“I have this absurdist view on the world, and it’s never easy to express things that way, and David supports me all the way in realizing and presenting this style,” Shapochka says, adding, “The way he does his lighting [is] like poetry.” Shapochka “almost can’t help but turn anything into a dark comedy, which I love,” Brower says. “He embraces absurdity. He’s not afraid of it. It’s a way of magnifying reality so you see it for what it is.”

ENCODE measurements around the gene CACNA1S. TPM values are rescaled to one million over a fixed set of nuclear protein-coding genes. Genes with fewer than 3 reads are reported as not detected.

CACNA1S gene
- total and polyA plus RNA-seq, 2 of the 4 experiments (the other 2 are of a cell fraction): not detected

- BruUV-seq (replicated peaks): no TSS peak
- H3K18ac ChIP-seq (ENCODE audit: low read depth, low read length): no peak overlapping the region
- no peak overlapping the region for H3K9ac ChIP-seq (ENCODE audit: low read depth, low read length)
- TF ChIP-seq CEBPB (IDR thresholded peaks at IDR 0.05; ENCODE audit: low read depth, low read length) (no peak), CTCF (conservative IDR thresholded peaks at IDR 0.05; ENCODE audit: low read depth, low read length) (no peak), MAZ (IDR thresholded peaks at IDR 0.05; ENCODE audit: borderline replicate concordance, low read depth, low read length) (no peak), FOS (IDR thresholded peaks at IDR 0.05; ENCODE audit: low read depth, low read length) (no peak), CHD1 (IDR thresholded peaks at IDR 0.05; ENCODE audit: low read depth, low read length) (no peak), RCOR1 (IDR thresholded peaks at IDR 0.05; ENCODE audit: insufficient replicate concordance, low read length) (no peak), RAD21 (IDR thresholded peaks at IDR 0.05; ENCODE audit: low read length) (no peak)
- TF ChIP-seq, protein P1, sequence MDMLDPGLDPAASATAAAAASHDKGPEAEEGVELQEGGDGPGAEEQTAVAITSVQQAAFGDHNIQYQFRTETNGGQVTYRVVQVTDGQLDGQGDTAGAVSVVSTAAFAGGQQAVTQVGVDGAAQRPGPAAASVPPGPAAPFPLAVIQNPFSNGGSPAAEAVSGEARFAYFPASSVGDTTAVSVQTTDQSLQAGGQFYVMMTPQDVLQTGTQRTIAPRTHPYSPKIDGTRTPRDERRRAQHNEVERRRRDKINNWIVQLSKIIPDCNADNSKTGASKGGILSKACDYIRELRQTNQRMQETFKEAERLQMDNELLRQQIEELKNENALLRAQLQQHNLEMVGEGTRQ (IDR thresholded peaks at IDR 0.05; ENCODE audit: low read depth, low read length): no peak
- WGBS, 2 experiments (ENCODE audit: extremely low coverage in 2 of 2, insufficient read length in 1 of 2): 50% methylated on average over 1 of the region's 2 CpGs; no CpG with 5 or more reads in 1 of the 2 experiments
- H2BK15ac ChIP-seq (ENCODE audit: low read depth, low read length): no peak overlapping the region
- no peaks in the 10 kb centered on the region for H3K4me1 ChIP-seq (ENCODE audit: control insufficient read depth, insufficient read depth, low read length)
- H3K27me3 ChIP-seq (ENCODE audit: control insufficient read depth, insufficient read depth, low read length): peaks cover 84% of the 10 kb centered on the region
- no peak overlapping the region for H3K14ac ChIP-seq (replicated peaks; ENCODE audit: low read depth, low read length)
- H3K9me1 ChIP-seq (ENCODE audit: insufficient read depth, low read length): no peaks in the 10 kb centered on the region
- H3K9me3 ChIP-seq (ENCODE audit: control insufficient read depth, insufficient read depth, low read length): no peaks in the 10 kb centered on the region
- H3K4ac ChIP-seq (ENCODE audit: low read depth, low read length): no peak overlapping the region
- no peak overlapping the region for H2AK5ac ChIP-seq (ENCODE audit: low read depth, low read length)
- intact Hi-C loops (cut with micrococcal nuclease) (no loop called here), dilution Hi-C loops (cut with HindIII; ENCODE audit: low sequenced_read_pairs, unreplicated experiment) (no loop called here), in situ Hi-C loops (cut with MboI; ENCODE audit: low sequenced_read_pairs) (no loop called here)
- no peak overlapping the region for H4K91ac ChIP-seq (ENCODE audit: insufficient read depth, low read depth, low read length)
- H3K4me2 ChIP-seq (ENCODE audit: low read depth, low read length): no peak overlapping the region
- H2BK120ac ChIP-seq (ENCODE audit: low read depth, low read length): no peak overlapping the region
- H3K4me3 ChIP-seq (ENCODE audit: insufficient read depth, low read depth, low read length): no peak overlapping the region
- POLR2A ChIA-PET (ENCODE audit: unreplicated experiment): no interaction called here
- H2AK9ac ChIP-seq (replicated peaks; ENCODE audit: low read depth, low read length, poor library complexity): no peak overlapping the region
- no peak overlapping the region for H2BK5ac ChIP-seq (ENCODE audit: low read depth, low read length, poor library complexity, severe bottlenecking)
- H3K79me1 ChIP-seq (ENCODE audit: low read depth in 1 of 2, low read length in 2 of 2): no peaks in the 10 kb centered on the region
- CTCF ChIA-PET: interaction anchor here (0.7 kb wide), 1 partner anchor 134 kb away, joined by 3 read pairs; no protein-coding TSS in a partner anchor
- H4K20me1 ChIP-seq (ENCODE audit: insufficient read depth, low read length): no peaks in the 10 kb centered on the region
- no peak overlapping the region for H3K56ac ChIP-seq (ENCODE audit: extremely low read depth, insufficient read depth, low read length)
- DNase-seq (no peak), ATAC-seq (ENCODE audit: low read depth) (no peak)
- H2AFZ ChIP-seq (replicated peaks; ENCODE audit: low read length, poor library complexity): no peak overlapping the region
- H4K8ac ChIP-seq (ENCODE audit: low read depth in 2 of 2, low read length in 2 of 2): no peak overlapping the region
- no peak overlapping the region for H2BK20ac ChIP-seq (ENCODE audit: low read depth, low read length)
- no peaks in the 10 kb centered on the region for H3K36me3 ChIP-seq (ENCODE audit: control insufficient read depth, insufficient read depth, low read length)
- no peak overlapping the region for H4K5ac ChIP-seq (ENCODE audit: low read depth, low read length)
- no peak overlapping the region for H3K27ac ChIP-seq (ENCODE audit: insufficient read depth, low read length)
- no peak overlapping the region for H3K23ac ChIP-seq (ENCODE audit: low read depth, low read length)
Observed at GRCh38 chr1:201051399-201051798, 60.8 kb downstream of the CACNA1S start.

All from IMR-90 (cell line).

Veteran TV and film actor Tim Abell portrays Robert, the Iraq War vet, in Clubhouse. Abell met Shapochka on the Los Angeles set of the film Cross in 2010, when Shapochka visited a friend who was working on the picture. It was about a year later when Shapochka sent Abell the Clubhouse script. The actor was impressed. “One thing I liked about the script is that there are scenes that come out of nowhere and are so unexpected,” he says during a phone interview. Abell was also struck by the range of Shapochka’s vision. “It was a story of good and evil, of greed, of pride and lust, of almost every sin you could imagine,” he says. “The true nature of man is really what this is about — the goodness of one man and the other people who can’t accept what he is trying to give them.” Abell became an actor and co-producer on the film and helped convince veteran actors Leslie Easterbrook (the Police Academy series) and Christopher Murray to take part. Murray’s brother, Sean, a composer who wrote music for a recent Call of Duty game and numerous films, is doing the score.